Phencyclidine, 1-(1-phencyclohexyl) piperidine, is a white crystalline powder which is readily soluble in water or alcohol. PCP is classified as a hallucinogen. PCP is a “dissociative” drug; it induces distortion of sight and sound and produces feelings of detachment.
PCP was developed in the 1950s to be used as an intravenous anesthetic in the United States, but its use was discontinued due to the high incidence of patients
experiencing postoperative delirium with hallucinations. PCP is no longer produced or used for medical purposes in the United States.
PCP’s effects include sedation, immobility, amnesia, and marked analgesia. The effects of PCP vary by the route of administration and dose. The intoxicating effects can be produced within 2 to 5 minutes after smoking and 30 to 60 minutes after swallowing. PCP intoxication may last from 4 to 8 hours; some users report experiencing subjective effects from 24 to 48 hours after using PCP. Low to moderate doses (1 to 5 mg) induce feelings of detachment from surroundings and self, numbness, slurred speech and loss of coordination accompanied by a sense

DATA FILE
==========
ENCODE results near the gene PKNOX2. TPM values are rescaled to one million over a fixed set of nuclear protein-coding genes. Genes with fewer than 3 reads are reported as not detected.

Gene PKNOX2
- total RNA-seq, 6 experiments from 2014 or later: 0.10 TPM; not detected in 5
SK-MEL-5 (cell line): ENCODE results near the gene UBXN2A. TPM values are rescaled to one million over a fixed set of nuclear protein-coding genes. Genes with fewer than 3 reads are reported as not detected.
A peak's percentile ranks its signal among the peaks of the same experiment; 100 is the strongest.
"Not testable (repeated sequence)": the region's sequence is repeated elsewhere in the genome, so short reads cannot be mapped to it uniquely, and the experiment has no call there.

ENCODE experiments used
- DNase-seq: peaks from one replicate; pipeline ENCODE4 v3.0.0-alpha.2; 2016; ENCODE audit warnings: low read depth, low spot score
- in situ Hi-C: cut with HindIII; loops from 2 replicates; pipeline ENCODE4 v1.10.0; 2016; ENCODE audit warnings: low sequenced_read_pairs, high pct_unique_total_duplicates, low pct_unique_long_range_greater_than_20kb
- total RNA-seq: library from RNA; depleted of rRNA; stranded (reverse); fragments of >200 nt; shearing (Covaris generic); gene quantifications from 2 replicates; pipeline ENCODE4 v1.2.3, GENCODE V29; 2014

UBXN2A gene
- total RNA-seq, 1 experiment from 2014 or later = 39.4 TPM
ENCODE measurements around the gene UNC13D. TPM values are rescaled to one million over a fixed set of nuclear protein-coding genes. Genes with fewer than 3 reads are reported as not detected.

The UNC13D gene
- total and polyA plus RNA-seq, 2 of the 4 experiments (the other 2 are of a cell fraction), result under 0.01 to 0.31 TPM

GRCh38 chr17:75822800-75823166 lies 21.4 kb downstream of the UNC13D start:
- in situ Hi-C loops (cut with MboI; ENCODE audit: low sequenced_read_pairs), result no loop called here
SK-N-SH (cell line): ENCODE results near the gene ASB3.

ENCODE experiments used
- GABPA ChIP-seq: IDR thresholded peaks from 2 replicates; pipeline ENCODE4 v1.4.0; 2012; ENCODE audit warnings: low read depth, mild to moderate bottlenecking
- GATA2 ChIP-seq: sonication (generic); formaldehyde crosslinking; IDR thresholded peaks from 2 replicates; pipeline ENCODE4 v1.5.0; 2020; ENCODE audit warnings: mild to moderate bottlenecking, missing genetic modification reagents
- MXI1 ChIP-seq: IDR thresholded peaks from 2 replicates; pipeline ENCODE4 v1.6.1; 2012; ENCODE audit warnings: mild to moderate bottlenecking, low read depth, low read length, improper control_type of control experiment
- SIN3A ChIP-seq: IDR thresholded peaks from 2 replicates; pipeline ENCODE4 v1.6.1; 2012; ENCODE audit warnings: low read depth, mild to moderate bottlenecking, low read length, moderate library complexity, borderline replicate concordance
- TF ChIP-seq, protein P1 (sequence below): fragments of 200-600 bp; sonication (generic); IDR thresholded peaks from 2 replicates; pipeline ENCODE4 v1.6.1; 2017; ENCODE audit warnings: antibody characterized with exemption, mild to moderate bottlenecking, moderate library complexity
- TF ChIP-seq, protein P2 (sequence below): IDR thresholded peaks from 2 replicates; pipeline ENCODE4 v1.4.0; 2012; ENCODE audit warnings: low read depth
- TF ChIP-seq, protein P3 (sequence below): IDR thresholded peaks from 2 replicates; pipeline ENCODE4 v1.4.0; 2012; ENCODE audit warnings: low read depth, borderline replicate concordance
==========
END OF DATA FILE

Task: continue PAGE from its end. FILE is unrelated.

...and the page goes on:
of strength and invulnerability.
PCP is abused for its mind altering effects. It can be abused by snorting, smoking or swallowing. Smoking is the most common method of abusing PCP. Leafy material such as mint, parsley, oregano, tobacco, or marijuana is saturated with PCP, and subsequently rolled into a cigarette and smoked. A marijuana joint or cigarette dipped in liquid PCP is known as a “dipper.” PCP is typically used in
small quantities; 5 to 10 mg is an average dose.
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